To give a few ideas on where I think AI might pop up:

  1. Assisting in finding the best deals in target markets so the company can target their efforts on deals they are likely to win;
  2. Extracting valuable information from due diligence documents to help catch issues before they become a problem;
  3. All of the data that was previously locked in PDFs will be extracted and stored in databases ready to provide insights previously impossible to accomplish, something is working on right now;
  4. Improving comparable property analysis, using more than just year built, number units, EGI, and distance. With the work has been doing with image extraction and, companies can start using interior images to detect comparable properties. Similar properties may start being suggested in different states if the algorithm is able to perfectly understand the market conditions of both areas.

These are just a few areas where I see AI assisting the real estate industry, and is positioning itself as the company that is taking these new technologies and finding ways to incorporate them into real estate companies.

I think about how the residential real estate space is moving faster in these areas and as technology becomes more of a competitive advantage, it won’t be unthinkable for commercial real estate professionals to underwrite deals in minutes. I imagine 10 years from now it will be commonplace to enter all of your deal terms and upload all of your due diligence documents for AI systems to double-check, streamlining the process of getting financing very quickly.

What resources do you rely on to stay informed and up to date with the latest developments in both real estate and AI technology?

Gamble: I stay up to date primarily through the use of online communities and watching creators on YouTube. There are a number of industry-specific subreddits with active communities posting relevant information every day. I typically scroll through these daily and see if anything jumps out at me. I’ve also watched a lot of programming-specific YouTube videos over the years, so YouTube has started to suggest similar videos. It’s been interesting to see what is suggested since these are typically trending topics around software engineering.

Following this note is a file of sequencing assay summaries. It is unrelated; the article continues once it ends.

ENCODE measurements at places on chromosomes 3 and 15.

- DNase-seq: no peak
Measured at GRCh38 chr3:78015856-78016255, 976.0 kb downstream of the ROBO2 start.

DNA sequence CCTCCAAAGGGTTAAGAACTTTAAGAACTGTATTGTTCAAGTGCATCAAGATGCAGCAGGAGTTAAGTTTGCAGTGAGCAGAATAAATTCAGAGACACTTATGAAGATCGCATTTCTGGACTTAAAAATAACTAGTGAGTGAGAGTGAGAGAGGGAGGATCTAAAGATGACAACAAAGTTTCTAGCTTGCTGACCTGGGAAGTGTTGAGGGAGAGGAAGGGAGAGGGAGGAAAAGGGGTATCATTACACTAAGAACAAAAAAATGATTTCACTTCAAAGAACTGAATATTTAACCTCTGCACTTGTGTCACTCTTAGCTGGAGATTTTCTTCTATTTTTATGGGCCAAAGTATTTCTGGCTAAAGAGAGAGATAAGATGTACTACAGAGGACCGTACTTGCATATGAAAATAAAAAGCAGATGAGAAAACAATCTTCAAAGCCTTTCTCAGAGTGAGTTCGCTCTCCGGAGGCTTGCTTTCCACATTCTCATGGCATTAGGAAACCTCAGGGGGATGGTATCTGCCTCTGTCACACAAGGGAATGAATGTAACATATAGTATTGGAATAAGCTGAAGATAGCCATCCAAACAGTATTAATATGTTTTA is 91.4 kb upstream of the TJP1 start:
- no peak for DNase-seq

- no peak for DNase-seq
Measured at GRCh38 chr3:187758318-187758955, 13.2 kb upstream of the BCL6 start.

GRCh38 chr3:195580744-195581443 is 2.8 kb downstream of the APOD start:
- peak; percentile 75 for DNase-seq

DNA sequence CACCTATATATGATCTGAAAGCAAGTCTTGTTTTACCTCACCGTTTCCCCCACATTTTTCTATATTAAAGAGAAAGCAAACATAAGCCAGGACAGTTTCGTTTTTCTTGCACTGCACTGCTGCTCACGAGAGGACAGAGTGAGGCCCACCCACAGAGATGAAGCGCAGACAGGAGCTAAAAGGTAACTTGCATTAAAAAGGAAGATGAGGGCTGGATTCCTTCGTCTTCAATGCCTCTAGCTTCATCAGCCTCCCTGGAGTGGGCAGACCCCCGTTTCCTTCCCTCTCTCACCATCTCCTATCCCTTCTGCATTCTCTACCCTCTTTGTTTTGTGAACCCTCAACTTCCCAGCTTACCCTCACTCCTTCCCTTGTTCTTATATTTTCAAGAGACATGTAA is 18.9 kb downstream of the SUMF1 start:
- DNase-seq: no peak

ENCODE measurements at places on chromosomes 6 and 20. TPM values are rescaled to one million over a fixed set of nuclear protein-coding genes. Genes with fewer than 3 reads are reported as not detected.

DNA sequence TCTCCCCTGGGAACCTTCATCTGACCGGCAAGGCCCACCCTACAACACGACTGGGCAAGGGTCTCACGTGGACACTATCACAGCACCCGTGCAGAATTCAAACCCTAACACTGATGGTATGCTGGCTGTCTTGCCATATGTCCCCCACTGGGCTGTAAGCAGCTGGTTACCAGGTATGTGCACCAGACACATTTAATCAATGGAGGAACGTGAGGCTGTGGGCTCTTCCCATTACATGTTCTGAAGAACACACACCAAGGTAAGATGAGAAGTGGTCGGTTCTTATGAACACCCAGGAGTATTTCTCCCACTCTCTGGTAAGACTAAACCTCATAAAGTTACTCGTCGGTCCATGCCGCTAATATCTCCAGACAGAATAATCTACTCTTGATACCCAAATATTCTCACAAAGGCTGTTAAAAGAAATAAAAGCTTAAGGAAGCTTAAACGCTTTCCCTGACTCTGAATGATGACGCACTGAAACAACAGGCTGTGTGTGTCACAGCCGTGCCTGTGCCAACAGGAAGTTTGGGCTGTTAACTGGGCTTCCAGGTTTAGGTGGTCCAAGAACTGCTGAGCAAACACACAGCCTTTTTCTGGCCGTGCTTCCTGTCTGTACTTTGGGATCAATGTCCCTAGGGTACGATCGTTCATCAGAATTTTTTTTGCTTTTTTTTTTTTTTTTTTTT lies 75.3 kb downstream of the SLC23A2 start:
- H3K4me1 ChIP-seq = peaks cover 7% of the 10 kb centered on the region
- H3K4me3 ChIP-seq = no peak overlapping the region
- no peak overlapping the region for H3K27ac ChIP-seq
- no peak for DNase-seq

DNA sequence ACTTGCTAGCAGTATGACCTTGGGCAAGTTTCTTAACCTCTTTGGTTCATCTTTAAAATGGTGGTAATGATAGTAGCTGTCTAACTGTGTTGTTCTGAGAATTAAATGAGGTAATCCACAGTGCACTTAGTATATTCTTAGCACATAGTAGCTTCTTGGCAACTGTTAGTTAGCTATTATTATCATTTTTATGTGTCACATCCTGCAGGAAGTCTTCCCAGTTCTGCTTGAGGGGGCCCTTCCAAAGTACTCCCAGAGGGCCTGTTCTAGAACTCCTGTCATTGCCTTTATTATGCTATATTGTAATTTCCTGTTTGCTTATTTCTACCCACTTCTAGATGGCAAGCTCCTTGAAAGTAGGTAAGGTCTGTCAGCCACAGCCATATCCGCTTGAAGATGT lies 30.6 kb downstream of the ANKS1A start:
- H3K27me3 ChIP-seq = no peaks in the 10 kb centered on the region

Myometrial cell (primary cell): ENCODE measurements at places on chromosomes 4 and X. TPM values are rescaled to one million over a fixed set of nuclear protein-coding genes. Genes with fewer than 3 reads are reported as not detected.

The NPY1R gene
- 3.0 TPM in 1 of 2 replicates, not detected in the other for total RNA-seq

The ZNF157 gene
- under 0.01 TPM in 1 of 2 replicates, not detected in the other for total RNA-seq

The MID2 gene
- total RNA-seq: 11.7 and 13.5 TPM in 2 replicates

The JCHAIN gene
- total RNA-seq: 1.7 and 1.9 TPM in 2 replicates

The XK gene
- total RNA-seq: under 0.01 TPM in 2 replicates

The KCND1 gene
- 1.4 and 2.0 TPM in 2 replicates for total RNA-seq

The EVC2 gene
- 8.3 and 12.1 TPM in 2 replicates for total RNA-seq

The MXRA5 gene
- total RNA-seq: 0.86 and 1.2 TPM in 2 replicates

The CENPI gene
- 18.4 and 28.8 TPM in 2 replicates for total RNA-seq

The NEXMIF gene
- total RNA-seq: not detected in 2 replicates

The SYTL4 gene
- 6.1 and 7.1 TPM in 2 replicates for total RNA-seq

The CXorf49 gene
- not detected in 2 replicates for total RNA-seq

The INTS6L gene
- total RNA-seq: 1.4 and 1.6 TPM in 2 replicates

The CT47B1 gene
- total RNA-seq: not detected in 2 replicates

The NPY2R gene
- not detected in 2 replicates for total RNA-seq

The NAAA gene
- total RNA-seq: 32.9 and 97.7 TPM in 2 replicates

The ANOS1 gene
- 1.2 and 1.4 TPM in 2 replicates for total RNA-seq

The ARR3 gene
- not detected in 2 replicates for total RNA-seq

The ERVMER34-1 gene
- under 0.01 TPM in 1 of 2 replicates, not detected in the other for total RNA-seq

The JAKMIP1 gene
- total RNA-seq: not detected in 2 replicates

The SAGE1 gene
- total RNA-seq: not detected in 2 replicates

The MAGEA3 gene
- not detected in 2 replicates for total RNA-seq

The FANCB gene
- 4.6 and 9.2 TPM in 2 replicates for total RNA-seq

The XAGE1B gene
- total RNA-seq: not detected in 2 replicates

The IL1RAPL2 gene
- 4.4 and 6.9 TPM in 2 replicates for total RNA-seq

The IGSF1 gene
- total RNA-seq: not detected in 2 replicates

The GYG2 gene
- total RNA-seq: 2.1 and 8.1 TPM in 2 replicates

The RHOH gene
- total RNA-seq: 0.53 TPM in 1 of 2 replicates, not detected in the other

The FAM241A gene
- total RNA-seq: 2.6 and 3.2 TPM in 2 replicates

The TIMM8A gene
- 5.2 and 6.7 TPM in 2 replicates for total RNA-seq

What advice would you give to aspiring entrepreneurs who are interested in starting a similar venture, based on your own experiences?

Gamble: My advice would be to get started now and keep it simple. If you solve a simple problem well enough, people will want to work with you to make it better. If people are willing to help in its early stages, you know you are onto something and can continue to build solutions that will solve the entire problem.

Then, reach out to people on LinkedIn that you think would find value in the product you are building and set up calls with them. You would be surprised by how many people are willing to talk—just ask them. Ask them to make introductions and use what you learn in each call to build on your expertise. After a few rounds of this, you will have a great group of people to bounce ideas off of. These will be your early adopters, and they will help guide the direction of your product.

Don’t be afraid to pivot your original idea. It’s possible your initial hypothesis was enough to have conversations with these people, but maybe it doesn’t solve their biggest problem. Focus on the area where you can provide the most value.